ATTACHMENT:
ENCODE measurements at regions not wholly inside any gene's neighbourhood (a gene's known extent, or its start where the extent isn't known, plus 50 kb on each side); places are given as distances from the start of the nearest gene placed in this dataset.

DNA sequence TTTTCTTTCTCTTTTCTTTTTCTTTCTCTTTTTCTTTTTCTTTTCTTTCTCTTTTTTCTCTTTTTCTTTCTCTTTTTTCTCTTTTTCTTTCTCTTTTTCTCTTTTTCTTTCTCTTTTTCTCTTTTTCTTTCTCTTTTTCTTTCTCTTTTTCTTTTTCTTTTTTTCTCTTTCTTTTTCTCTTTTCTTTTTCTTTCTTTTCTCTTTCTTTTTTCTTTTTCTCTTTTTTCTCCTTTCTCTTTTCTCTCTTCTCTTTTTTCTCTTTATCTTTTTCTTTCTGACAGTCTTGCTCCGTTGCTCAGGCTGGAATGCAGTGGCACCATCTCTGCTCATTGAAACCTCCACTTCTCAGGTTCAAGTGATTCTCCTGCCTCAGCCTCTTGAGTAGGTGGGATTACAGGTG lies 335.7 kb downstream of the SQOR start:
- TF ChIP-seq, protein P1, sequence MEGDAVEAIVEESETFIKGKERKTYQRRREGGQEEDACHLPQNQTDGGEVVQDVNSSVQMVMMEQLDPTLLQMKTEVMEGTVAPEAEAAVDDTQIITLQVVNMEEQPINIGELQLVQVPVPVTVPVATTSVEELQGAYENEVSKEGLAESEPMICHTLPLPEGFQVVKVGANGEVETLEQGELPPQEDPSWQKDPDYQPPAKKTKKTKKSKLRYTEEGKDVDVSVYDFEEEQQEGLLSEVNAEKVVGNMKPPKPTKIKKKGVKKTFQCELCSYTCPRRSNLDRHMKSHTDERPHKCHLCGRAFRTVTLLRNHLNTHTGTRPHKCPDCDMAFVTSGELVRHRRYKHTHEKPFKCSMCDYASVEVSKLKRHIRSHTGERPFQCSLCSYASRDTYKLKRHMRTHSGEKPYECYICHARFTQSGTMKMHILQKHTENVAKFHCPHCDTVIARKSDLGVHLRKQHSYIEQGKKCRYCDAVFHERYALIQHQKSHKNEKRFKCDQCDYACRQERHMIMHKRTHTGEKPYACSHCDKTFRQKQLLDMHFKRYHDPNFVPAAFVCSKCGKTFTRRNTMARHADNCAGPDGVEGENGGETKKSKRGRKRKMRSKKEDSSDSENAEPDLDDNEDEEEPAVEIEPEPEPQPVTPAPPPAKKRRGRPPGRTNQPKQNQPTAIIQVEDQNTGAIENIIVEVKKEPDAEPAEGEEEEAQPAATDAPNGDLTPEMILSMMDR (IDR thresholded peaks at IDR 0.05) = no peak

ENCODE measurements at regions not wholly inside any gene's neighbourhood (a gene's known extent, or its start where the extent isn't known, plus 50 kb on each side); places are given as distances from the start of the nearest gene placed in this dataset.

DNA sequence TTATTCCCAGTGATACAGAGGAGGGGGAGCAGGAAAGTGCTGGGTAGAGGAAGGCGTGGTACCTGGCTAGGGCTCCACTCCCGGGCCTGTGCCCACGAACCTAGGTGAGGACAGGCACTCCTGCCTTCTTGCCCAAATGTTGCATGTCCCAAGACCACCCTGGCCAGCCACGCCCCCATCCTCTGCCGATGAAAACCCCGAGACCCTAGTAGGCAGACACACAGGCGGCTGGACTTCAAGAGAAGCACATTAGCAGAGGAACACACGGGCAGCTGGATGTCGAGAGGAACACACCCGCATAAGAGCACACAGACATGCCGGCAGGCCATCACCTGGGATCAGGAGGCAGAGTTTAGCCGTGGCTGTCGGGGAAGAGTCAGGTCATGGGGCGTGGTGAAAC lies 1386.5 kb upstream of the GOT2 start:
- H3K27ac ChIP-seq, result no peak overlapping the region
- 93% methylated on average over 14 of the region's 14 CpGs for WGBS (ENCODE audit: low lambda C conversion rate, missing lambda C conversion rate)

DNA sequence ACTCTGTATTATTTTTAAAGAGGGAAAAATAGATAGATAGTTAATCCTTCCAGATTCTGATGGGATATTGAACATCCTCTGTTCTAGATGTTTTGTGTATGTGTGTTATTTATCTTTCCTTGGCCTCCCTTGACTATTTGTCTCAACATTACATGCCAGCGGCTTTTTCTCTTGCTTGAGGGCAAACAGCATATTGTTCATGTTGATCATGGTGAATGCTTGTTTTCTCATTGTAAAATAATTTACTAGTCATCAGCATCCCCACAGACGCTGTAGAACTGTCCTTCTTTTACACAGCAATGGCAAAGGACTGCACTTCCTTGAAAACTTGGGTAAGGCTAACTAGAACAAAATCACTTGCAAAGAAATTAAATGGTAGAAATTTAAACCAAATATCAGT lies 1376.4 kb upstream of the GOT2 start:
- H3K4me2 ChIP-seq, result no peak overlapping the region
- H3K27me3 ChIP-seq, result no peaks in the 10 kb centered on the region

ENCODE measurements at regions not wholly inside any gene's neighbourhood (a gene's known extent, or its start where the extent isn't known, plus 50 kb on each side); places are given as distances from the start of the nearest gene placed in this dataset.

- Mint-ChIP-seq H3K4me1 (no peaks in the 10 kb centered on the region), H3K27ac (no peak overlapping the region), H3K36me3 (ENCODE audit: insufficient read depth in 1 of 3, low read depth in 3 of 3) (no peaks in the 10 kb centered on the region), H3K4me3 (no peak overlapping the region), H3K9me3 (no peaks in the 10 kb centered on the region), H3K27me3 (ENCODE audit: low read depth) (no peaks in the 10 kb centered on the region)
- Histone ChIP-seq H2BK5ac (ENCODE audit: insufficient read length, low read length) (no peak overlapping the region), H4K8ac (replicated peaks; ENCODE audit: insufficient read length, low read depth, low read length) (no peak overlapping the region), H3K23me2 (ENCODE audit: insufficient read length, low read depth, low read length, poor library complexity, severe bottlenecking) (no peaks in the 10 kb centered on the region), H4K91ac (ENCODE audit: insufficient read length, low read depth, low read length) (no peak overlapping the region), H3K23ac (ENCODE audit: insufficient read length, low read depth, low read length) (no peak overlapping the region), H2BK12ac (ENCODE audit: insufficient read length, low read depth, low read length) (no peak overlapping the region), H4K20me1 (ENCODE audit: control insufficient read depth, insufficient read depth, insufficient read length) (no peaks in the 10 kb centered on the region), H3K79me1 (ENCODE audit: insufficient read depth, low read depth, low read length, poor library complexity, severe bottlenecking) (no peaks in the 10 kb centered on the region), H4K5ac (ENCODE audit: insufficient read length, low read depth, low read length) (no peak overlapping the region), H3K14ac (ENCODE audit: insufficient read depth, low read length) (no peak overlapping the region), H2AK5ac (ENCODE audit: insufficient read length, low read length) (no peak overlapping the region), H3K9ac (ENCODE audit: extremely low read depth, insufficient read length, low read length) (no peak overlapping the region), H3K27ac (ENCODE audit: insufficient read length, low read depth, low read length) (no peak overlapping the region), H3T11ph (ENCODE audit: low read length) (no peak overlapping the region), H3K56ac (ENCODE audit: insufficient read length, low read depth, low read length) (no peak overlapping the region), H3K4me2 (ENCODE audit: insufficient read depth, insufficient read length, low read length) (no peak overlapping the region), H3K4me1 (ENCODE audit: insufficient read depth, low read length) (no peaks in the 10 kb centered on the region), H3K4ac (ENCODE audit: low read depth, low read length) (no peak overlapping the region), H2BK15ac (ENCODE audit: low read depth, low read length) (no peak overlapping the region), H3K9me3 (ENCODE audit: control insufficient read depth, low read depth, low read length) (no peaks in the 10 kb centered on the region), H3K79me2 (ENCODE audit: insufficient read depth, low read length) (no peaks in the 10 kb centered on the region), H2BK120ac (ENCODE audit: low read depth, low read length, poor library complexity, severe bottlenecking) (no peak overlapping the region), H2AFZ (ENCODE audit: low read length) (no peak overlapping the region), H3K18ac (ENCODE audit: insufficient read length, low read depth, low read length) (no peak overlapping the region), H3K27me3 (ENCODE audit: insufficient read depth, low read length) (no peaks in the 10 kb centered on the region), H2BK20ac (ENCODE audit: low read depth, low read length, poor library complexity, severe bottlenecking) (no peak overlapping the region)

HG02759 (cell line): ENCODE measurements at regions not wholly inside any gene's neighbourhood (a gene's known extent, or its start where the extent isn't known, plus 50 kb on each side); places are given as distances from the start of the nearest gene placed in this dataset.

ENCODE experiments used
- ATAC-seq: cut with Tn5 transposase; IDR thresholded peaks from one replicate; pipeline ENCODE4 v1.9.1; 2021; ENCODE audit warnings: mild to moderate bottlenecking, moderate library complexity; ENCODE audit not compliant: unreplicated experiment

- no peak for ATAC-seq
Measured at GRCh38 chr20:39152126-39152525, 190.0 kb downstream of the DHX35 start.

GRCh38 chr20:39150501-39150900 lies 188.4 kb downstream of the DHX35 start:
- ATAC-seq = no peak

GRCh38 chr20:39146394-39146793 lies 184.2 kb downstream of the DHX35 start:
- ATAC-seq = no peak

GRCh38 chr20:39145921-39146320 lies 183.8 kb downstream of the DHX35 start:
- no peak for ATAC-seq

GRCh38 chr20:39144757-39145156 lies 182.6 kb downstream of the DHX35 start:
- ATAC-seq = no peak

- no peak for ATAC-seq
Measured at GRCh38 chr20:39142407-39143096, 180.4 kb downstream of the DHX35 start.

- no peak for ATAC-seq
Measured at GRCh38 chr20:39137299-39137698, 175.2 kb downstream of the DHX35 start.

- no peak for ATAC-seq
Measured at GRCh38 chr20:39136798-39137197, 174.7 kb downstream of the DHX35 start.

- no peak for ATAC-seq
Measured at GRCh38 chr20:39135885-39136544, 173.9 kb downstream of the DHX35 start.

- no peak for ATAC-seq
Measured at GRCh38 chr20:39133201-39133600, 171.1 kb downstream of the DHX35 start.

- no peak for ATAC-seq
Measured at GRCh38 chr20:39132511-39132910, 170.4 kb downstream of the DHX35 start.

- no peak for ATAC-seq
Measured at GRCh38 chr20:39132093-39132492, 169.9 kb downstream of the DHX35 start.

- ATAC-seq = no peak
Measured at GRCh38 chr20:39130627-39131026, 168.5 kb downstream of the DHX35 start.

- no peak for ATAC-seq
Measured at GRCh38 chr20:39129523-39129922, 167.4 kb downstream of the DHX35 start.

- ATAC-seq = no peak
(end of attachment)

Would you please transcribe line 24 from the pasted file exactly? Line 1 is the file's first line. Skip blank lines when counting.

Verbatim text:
- no peak for ATAC-seq